According to a study published in the Journal of Biological Psychiatry November 5, 2015, gene deletions and copies at the 16p11.2 BP4-BP5 locus are “highly associated” with autism spectrum disorder and schizophrenia. The study assessed the effects of “62 deletion carriers, 44 duplication carriers and 71 intrafamilial control subjects.”
Results of the study showed that although IQ was decreased for both deletion carriers and duplication carriers, there was variance in language, verbal memory and inhibition between the two types of carriers. Deletion carriers had “severe impairments of phonology and of inhibition skills beyond what is expected for their IQ level.” However, for those with gene duplication, “verbal memory and phonology” was improved compared to the control subjects.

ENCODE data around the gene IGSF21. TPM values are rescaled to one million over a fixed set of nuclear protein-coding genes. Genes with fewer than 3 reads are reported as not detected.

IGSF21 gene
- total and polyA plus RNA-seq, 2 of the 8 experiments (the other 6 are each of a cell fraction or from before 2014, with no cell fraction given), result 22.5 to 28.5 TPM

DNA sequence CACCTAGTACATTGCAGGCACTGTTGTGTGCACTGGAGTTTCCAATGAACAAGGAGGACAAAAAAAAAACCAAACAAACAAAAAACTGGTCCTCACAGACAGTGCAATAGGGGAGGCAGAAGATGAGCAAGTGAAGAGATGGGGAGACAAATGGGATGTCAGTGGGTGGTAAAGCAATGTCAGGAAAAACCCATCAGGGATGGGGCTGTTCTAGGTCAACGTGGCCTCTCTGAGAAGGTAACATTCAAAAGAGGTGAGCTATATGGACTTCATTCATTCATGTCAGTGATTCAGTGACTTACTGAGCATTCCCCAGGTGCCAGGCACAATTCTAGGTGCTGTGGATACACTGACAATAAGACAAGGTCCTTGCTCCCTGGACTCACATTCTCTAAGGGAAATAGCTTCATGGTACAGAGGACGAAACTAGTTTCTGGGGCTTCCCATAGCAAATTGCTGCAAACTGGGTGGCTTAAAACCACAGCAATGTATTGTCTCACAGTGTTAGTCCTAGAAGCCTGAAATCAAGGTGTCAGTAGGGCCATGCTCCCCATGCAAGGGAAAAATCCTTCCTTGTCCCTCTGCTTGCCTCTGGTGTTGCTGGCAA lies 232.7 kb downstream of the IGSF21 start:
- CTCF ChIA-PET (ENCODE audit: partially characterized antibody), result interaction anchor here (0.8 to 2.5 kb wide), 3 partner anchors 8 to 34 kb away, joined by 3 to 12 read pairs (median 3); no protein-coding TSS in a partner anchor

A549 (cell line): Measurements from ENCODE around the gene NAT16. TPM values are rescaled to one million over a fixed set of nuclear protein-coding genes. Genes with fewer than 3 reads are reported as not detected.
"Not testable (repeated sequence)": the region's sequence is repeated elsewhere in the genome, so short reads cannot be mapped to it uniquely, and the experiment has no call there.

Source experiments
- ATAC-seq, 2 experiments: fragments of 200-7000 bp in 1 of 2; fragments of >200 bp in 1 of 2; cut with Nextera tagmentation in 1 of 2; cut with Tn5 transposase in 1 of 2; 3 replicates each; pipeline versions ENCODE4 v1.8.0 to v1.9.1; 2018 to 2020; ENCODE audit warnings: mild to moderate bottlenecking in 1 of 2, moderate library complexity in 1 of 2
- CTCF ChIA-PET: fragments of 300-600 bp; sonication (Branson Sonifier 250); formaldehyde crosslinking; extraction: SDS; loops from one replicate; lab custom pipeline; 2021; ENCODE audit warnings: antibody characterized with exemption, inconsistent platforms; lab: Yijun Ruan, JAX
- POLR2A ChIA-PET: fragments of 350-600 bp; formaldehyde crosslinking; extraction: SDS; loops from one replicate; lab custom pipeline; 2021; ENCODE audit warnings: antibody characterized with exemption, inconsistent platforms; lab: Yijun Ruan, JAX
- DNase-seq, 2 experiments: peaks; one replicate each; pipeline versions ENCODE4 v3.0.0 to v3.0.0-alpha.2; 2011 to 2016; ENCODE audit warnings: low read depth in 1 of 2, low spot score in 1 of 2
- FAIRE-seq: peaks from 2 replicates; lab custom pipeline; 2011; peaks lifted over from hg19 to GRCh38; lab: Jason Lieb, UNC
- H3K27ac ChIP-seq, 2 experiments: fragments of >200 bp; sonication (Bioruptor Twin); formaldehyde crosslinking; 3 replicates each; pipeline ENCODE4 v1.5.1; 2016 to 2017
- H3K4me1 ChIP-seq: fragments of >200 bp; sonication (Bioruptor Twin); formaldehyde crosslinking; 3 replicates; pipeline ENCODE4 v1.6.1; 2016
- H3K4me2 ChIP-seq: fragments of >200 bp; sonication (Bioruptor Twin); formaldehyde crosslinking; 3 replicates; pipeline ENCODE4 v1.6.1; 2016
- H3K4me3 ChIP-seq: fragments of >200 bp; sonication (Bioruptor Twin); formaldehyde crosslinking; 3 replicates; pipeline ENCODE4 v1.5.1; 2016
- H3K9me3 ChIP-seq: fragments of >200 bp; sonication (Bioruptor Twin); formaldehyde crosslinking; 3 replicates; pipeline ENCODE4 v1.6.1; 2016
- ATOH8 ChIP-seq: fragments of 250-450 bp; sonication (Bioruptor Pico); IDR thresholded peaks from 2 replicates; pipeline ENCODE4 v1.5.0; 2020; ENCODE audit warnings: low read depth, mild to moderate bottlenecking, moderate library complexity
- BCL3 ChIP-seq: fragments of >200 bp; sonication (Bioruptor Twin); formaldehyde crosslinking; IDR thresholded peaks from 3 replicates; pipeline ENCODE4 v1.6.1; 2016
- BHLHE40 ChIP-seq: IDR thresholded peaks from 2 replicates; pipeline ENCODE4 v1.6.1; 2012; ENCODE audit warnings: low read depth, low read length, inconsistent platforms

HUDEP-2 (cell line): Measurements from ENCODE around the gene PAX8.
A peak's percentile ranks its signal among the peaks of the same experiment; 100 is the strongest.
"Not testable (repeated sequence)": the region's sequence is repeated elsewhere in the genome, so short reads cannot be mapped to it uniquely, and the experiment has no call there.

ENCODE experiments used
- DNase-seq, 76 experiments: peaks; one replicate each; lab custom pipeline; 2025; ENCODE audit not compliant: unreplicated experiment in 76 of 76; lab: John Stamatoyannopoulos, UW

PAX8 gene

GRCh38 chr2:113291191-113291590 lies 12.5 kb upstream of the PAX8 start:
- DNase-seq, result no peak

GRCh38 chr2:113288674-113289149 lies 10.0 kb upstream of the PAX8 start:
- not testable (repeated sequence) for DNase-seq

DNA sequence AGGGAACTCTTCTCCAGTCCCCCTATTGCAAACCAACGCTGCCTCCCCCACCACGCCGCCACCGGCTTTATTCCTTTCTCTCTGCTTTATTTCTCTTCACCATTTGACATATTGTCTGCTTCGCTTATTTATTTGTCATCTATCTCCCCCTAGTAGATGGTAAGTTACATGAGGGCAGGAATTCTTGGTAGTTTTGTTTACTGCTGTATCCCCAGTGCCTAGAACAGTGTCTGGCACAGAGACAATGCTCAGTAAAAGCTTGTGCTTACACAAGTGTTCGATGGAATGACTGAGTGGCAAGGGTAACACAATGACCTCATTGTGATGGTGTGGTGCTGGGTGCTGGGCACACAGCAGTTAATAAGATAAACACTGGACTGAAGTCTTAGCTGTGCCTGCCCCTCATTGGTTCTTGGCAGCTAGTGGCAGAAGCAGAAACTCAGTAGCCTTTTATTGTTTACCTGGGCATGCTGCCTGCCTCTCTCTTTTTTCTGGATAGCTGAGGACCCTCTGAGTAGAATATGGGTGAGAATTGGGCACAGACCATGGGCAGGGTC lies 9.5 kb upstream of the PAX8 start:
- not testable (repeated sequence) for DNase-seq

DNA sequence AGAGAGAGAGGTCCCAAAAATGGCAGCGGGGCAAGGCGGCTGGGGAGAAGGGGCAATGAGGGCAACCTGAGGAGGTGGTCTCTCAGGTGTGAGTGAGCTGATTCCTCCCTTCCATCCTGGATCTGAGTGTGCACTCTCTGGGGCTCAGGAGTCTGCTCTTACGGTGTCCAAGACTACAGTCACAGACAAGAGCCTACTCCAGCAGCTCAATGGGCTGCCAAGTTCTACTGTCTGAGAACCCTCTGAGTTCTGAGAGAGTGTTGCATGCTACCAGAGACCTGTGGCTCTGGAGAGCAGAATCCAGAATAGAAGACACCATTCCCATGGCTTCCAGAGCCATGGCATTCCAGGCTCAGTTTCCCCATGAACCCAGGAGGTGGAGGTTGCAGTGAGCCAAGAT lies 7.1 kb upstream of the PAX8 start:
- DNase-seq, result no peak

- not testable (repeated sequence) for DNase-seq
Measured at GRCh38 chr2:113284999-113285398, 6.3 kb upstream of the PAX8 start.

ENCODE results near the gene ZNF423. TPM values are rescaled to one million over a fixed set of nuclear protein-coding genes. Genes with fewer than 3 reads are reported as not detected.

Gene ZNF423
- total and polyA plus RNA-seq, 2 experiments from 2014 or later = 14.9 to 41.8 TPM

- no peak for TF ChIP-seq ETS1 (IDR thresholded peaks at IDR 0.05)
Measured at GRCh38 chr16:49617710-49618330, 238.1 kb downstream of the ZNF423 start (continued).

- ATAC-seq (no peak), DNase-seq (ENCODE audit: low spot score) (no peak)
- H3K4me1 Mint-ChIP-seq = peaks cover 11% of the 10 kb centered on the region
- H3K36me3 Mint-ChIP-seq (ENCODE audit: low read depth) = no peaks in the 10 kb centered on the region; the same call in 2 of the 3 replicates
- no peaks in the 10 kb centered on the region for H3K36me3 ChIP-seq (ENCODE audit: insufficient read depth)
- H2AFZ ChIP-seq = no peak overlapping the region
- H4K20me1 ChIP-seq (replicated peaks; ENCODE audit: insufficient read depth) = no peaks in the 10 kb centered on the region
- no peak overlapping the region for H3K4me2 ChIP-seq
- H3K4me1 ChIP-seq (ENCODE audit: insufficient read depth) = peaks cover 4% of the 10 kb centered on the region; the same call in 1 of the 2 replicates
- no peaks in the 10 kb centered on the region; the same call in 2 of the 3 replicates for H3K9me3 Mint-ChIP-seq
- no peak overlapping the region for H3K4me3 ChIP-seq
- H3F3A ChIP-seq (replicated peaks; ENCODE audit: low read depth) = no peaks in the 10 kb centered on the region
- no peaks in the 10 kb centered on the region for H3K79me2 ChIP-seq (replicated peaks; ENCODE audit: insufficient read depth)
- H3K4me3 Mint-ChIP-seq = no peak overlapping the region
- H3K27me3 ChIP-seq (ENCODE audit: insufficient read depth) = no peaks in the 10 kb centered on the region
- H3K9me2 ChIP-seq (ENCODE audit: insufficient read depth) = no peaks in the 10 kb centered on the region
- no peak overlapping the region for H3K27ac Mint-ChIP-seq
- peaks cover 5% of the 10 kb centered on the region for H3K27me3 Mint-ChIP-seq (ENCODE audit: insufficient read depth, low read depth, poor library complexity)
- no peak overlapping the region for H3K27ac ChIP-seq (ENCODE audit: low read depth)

The study authors note that further research is needed to replicate the findings regarding this gene locus associated with autism and to explain the molecular mechanisms that affect these types of cognition.
Update 2019: The ∼600 kb 16p11.2 BP4-BP5 gene deletion is one of the most common causes of autism. Research studies are being done on people who are deletion carriers to assess full scale intelligence quotient (FSIQ) and verbal IQ as compared to non-carriers.